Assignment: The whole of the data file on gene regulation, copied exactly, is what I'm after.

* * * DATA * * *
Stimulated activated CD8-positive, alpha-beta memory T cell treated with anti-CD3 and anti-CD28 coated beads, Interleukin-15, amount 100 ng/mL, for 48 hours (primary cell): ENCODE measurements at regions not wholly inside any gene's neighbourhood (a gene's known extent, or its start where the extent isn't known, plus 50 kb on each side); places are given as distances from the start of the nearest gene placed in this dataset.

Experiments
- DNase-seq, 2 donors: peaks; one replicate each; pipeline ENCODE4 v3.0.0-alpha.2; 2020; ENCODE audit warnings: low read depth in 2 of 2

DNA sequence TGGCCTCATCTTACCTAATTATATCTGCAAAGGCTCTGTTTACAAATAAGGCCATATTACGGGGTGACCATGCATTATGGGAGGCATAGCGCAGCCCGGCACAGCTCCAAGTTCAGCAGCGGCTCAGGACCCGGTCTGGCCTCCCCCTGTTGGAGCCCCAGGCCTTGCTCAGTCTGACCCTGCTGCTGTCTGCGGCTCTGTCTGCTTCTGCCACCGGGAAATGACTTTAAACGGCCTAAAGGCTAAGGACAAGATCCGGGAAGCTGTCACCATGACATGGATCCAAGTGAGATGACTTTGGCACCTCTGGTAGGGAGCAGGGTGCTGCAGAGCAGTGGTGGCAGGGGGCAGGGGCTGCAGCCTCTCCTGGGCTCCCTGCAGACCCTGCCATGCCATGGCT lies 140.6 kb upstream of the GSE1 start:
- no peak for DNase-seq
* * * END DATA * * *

Stimulated activated CD8-positive, alpha-beta memory T cell treated with anti-CD3 and anti-CD28 coated beads, Interleukin-15, amount 100 ng/mL, for 48 hours (primary cell): ENCODE measurements at regions not wholly inside any gene's neighbourhood (a gene's known extent, or its start where the extent isn't known, plus 50 kb on each side); places are given as distances from the start of the nearest gene placed in this dataset.

Experiments
- DNase-seq, 2 donors: peaks; one replicate each; pipeline ENCODE4 v3.0.0-alpha.2; 2020; ENCODE audit warnings: low read depth in 2 of 2

DNA sequence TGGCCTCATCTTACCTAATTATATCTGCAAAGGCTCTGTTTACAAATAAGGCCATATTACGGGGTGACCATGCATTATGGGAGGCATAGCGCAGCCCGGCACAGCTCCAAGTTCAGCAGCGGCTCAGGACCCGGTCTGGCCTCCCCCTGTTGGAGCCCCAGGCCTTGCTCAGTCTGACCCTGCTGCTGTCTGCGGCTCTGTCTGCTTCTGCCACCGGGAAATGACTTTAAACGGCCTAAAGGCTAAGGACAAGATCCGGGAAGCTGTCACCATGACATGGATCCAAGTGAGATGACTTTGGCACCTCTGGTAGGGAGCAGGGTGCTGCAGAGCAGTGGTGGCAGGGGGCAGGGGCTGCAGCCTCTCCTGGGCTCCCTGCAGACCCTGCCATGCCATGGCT lies 140.6 kb upstream of the GSE1 start:
- no peak for DNase-seq